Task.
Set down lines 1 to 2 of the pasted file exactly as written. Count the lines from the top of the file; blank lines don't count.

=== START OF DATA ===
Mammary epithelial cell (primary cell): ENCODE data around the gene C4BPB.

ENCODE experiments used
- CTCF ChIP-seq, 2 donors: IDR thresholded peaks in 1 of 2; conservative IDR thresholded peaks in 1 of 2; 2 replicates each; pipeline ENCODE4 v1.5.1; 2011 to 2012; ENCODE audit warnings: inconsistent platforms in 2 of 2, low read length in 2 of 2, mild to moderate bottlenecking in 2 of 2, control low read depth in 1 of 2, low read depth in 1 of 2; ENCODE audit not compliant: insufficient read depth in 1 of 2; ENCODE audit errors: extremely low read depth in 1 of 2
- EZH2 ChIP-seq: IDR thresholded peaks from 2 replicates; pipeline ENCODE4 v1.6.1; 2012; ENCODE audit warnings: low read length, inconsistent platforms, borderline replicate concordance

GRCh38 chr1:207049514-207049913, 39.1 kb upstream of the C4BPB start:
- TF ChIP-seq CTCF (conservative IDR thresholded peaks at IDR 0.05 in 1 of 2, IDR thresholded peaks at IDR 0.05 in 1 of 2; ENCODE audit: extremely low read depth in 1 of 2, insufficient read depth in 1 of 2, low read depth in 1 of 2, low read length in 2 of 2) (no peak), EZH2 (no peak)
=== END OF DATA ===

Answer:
Mammary epithelial cell (primary cell): ENCODE data around the gene C4BPB.

ENCODE experiments used